A study has found that first-borns tend to be more intelligent than their siblings due to enjoying more attention from their parents at an early age.
Cries of ‘you love them more than me’ will be heard up and down the land as disgruntled second, third and fourth-borns have their suspicions confirmed.
The study, by the Universities of Edinburgh and Sydney, claims first-borns have higher IQs from a young age due to extra stimulation.
It suggests this advantage carries right through to late life, when they enjoy better exam results and better jobs.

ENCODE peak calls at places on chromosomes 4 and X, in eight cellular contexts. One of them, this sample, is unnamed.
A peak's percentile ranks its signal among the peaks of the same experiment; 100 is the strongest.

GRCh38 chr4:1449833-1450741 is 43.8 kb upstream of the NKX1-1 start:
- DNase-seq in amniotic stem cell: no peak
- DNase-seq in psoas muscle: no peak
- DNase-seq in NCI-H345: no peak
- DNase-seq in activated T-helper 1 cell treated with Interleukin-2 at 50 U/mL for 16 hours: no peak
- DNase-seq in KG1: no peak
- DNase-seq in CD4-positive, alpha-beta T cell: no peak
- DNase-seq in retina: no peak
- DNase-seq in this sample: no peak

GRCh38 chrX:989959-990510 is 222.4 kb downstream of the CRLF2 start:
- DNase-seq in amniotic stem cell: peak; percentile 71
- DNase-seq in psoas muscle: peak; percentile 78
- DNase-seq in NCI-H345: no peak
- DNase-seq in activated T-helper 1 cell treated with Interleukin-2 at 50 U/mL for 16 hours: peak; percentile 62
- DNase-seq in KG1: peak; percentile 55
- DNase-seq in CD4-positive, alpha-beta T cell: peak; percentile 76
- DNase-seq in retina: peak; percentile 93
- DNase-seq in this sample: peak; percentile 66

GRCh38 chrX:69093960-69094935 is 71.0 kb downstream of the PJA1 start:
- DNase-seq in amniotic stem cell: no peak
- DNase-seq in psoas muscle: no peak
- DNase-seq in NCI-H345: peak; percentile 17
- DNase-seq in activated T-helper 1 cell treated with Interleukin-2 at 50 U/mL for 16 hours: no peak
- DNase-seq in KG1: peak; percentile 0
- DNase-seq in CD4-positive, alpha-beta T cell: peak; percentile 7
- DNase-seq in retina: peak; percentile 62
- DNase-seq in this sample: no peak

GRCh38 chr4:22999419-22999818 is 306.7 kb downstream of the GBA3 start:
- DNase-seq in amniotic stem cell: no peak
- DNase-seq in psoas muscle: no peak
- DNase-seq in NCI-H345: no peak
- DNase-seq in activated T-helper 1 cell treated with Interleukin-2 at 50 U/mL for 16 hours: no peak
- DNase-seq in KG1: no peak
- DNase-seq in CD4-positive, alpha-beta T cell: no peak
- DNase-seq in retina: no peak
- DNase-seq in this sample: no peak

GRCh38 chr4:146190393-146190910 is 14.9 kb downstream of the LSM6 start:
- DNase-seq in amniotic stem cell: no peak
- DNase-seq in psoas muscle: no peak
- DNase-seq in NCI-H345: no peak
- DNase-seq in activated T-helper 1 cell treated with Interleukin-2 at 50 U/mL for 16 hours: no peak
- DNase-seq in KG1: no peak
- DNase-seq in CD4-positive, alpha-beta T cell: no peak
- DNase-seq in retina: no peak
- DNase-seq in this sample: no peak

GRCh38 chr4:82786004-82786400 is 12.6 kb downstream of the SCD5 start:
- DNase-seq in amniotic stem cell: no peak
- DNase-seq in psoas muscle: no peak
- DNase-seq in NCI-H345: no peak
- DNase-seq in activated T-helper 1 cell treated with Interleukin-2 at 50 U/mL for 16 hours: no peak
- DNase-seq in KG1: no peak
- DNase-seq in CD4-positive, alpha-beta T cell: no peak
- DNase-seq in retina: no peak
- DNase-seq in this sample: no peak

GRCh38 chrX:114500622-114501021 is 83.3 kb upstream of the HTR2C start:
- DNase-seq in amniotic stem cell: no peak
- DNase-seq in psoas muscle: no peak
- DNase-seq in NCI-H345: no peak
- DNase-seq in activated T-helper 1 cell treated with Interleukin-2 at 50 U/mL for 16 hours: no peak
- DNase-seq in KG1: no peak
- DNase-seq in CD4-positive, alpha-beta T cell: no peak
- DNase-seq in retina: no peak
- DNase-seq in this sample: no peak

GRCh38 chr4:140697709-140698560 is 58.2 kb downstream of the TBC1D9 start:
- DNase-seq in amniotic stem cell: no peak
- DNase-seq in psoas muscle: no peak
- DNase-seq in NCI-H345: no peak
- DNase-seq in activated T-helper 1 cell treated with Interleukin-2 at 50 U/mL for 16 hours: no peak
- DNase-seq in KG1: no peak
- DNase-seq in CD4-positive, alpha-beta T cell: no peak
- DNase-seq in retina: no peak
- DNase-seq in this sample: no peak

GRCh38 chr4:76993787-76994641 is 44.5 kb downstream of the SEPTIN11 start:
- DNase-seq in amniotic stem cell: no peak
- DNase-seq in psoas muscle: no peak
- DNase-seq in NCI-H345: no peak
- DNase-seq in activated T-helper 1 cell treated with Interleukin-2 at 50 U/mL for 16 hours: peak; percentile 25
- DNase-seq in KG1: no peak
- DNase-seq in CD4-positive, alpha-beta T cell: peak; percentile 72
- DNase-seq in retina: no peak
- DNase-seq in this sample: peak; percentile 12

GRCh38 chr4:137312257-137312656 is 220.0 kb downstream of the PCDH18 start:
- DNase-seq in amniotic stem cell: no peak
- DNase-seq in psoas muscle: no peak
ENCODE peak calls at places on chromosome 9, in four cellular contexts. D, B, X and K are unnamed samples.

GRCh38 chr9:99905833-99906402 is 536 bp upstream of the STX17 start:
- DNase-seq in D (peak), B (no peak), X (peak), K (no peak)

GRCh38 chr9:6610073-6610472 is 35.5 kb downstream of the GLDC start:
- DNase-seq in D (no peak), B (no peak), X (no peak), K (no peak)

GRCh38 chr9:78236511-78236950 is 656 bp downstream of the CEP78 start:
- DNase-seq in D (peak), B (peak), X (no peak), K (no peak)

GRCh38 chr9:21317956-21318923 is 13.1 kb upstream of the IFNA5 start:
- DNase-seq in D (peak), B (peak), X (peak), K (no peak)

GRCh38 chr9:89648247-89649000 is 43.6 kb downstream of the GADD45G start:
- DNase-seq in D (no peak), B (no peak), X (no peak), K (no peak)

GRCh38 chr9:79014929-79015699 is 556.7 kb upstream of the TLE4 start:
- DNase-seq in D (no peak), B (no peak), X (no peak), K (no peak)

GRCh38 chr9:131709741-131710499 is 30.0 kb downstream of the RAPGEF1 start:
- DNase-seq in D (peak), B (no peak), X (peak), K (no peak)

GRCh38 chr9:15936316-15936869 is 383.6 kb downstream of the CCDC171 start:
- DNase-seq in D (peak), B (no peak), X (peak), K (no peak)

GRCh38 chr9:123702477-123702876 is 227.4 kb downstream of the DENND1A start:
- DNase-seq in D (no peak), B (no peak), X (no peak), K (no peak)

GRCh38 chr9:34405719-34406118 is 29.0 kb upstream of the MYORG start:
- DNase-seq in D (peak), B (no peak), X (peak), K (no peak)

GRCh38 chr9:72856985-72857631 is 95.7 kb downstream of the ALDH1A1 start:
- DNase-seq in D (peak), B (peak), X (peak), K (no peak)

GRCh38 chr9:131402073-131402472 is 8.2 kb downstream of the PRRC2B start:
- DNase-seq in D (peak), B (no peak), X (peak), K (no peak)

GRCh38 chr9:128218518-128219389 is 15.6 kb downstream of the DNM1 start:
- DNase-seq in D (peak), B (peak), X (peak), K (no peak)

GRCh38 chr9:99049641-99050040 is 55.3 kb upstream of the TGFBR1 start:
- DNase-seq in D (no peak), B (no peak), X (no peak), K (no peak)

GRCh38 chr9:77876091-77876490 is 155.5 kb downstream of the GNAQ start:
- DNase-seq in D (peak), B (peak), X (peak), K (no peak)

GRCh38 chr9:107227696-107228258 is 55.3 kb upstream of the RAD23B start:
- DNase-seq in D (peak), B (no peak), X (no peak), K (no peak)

The reason? Parents were found to spend less time with younger siblings on activities such as reading, crafts and music.
The report states: “As early as age one, later-born children score lower on cognitive tests than their siblings, and the birth order gap increases until school entry and remains statistically significant thereafter.
“Our findings suggest that a broad shift in parental behaviour is plausible explanation for the observed birth order differences in education and labour market outcomes.”
This research may be interesting, but it’s not helpful for family relations! I’m off now to have a moan at my older brother…